Blocking And Tackling In New EnglandGeoffrey Smith
New England bankers call their business a contact sport. So it was when Shawmut National Chairman Joel Alvord offered to sell his bank to rival Fleet Financial Group--announcing a $3.7 billion deal just two weeks later, on Feb. 21.
Alvord had little choice: Shawmut's finances were weak, speculators were buying stock and pushing for a sale, rivals were itching to bid. "If word got out he was ready to sell, there would have been a feeding frenzy," says a banker involved in the deal.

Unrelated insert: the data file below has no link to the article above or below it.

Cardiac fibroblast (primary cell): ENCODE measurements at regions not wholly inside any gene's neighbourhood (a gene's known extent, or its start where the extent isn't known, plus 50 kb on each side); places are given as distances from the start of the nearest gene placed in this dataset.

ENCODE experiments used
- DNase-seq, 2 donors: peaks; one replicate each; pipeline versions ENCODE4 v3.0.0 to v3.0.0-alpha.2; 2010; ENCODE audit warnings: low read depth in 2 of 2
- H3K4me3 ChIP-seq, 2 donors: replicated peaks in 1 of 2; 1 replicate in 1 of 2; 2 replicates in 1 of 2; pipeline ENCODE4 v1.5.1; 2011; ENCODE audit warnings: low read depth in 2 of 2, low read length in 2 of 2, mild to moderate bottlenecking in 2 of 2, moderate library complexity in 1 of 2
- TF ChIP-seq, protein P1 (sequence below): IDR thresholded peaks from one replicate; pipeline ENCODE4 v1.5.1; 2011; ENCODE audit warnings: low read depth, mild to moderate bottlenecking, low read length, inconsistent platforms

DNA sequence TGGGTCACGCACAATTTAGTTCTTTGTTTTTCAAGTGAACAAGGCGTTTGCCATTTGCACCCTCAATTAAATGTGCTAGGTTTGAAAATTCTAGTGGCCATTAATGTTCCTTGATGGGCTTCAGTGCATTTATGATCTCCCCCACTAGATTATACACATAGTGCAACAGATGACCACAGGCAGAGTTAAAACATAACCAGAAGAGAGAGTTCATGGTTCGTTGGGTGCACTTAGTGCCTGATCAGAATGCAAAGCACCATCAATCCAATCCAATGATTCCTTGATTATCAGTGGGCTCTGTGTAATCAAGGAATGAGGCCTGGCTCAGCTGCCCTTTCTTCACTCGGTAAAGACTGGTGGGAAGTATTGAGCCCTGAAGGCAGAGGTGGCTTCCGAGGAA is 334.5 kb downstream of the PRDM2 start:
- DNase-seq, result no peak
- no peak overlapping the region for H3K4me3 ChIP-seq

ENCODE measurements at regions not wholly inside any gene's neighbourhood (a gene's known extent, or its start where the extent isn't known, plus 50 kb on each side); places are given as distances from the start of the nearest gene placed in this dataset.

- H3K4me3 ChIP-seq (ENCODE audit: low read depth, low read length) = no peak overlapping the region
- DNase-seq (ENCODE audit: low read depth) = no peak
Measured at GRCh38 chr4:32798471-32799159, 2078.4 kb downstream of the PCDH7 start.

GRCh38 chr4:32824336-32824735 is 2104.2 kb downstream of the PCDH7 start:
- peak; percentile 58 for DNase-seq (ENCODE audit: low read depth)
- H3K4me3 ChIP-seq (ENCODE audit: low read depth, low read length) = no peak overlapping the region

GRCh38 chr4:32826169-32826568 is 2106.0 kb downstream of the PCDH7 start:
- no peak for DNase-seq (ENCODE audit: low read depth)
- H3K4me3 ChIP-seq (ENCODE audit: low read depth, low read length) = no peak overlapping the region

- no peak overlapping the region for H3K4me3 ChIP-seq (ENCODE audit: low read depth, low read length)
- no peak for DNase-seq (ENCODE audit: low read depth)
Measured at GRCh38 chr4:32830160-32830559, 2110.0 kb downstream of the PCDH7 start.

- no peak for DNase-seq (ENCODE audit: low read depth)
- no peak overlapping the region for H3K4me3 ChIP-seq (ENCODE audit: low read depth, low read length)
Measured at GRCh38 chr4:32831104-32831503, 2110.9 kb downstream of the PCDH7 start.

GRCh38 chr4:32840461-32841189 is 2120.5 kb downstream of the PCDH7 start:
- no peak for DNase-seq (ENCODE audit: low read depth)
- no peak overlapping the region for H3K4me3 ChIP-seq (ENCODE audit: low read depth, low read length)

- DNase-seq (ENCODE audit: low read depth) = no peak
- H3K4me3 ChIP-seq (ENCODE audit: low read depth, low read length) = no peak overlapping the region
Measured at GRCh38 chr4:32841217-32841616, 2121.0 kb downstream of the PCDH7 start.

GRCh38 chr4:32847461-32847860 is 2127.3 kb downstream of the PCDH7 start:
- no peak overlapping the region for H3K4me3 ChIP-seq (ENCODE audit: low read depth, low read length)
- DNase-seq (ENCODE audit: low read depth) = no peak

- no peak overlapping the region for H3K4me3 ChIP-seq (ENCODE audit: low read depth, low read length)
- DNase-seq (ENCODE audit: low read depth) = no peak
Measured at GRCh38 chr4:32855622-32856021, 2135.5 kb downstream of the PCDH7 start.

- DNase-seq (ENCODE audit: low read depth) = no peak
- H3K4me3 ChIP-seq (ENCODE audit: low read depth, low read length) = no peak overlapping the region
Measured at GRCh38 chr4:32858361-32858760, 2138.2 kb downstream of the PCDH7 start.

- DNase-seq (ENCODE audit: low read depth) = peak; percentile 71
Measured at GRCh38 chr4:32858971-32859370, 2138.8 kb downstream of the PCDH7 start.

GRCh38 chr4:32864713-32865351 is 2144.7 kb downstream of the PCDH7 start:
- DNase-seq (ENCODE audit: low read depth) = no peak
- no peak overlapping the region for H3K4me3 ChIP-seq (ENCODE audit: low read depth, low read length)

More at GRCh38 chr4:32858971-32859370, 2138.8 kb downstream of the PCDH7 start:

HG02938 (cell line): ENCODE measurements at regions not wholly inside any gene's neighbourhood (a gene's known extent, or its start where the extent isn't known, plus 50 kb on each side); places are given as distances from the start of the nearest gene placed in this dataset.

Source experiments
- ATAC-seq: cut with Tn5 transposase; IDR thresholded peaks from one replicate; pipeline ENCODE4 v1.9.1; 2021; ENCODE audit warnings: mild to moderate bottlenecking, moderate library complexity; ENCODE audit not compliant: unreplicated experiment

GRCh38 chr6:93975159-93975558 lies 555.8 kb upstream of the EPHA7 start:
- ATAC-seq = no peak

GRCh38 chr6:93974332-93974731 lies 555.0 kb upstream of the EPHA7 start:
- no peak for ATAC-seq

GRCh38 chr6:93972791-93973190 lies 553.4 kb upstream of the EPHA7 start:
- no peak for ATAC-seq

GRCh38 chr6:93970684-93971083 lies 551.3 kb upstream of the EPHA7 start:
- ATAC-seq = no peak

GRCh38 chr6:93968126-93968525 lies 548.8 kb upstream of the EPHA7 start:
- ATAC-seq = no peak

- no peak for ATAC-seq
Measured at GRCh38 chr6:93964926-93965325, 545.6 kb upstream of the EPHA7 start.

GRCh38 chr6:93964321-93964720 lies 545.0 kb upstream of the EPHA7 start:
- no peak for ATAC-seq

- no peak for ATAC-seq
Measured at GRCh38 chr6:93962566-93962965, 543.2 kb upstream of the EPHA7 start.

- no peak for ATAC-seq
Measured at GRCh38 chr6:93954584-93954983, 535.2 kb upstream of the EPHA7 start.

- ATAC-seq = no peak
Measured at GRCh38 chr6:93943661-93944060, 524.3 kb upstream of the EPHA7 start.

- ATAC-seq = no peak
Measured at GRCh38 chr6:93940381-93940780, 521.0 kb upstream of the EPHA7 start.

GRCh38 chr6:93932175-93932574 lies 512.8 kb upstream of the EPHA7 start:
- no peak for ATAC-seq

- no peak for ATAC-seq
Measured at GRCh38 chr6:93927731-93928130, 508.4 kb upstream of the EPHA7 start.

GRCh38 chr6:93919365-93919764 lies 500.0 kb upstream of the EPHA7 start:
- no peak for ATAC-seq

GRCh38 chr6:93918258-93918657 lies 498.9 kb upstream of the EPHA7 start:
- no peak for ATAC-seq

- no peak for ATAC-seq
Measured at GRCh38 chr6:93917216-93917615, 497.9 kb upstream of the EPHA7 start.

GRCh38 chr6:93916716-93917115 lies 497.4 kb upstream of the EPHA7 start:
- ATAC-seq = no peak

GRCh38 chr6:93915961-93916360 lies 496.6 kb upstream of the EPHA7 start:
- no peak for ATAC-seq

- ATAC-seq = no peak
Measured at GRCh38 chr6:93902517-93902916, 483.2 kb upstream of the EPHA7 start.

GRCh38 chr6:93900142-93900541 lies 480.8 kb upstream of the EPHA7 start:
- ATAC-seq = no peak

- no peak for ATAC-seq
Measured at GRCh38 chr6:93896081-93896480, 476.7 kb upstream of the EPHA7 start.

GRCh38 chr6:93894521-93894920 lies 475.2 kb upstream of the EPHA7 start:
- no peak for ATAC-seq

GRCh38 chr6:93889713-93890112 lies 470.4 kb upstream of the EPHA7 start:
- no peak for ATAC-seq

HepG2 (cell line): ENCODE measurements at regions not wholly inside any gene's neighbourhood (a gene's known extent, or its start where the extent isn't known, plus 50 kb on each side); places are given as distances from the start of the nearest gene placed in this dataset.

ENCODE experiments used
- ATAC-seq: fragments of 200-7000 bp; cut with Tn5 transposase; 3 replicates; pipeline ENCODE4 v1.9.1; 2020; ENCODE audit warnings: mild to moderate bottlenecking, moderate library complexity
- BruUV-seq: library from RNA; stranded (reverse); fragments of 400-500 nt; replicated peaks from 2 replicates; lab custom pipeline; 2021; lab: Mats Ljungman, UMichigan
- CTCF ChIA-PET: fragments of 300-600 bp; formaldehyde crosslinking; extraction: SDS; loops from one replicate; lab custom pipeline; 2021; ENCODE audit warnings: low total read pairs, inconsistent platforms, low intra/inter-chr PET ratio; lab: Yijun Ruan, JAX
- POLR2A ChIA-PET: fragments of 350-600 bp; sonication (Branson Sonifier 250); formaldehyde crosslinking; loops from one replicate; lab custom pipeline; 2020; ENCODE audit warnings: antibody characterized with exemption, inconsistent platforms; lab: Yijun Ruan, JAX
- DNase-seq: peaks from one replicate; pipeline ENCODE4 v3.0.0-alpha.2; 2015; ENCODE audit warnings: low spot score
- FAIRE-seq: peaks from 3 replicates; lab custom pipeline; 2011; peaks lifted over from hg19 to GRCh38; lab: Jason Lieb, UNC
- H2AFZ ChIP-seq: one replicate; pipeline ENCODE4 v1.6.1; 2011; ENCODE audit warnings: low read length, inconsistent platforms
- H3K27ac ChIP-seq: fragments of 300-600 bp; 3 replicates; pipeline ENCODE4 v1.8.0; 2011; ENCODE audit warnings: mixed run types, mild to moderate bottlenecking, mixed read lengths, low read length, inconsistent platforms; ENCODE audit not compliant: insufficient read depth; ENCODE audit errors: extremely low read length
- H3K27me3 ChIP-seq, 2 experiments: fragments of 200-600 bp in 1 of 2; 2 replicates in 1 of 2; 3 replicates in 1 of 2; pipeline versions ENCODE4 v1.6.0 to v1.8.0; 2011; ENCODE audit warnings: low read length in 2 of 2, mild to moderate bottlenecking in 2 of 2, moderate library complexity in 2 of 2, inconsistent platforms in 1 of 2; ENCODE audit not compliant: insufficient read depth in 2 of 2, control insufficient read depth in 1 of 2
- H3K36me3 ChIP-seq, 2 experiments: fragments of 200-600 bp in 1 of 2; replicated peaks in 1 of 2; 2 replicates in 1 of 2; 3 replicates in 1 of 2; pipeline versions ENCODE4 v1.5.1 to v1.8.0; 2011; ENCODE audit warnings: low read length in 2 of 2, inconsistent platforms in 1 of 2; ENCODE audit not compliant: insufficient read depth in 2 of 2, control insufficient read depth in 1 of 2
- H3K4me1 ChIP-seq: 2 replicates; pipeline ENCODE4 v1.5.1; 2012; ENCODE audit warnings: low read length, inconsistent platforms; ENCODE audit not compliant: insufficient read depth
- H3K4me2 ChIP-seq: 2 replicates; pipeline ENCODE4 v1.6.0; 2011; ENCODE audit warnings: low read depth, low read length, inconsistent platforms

At the same time, Alvord staged a power play on his other nemesis, Bank of Boston. For one year, Bank of Boston had been secretly negotiating a merger with Fleet, say sources close to the talks. Such a deal would have forced Shawmut to find a buyer outside of New England, likely for less money than Fleet could offer.
Now, Bank of Boston itself will have to look beyond the region if it wants to grow. And Alvord's end run makes him chairman of New England's largest bank. But not for long: Under terms of the deal, he's out of a job in three years.
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